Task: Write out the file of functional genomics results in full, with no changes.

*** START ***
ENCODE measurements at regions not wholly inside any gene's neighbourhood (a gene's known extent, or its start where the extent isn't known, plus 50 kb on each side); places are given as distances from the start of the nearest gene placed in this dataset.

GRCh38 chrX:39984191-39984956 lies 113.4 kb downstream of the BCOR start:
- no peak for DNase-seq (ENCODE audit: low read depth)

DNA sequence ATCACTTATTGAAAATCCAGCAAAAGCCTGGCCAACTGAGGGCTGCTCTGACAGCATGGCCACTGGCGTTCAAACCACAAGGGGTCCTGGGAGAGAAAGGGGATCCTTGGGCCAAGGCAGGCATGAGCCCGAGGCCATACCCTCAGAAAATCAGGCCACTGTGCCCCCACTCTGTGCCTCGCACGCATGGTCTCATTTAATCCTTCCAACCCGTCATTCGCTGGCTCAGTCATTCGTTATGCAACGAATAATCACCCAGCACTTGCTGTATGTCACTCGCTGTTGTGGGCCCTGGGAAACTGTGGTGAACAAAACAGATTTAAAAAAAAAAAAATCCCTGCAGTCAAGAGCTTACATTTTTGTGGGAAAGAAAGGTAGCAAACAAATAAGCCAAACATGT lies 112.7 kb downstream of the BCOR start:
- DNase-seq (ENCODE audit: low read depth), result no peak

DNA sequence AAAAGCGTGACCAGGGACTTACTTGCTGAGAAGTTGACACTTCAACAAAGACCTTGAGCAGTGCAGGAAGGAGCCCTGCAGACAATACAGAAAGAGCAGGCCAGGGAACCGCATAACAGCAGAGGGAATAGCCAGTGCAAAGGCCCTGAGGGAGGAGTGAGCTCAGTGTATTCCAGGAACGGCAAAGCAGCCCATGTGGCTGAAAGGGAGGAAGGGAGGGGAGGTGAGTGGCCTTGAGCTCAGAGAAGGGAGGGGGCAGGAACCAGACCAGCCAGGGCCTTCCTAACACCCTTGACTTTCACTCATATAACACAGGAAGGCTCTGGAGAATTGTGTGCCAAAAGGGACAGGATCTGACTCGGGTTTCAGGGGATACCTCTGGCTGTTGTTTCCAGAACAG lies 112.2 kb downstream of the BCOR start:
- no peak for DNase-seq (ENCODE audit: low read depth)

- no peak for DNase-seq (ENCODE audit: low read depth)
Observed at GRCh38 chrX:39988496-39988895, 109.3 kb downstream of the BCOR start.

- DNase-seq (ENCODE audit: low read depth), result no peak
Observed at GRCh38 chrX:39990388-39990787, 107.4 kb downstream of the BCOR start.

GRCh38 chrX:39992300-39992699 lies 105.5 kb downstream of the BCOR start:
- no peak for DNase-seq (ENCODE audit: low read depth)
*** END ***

ENCODE measurements at regions not wholly inside any gene's neighbourhood (a gene's known extent, or its start where the extent isn't known, plus 50 kb on each side); places are given as distances from the start of the nearest gene placed in this dataset.

GRCh38 chrX:39984191-39984956 lies 113.4 kb downstream of the BCOR start:
- no peak for DNase-seq (ENCODE audit: low read depth)

DNA sequence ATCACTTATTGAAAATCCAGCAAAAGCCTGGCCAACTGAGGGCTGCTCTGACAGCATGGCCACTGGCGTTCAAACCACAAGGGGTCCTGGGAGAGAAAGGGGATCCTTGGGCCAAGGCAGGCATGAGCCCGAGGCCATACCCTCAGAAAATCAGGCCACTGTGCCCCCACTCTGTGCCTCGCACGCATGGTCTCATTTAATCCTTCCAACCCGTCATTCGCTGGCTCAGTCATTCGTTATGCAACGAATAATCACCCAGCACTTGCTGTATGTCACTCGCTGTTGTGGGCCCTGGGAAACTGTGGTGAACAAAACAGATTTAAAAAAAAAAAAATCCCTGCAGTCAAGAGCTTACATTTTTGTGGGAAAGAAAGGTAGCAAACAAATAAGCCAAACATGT lies 112.7 kb downstream of the BCOR start:
- DNase-seq (ENCODE audit: low read depth), result no peak

DNA sequence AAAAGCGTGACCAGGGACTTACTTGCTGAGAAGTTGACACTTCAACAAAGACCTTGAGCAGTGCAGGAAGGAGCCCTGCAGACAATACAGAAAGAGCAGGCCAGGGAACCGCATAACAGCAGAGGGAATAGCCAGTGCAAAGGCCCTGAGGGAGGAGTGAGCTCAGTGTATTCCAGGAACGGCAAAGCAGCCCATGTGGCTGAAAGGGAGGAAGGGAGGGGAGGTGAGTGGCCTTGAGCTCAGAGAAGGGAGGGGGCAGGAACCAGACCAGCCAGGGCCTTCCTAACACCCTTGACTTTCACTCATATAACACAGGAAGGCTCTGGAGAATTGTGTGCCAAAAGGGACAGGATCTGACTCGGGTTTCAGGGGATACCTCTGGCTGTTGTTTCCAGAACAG lies 112.2 kb downstream of the BCOR start:
- no peak for DNase-seq (ENCODE audit: low read depth)

- no peak for DNase-seq (ENCODE audit: low read depth)
Observed at GRCh38 chrX:39988496-39988895, 109.3 kb downstream of the BCOR start.

- DNase-seq (ENCODE audit: low read depth), result no peak
Observed at GRCh38 chrX:39990388-39990787, 107.4 kb downstream of the BCOR start.

GRCh38 chrX:39992300-39992699 lies 105.5 kb downstream of the BCOR start:
- no peak for DNase-seq (ENCODE audit: low read depth)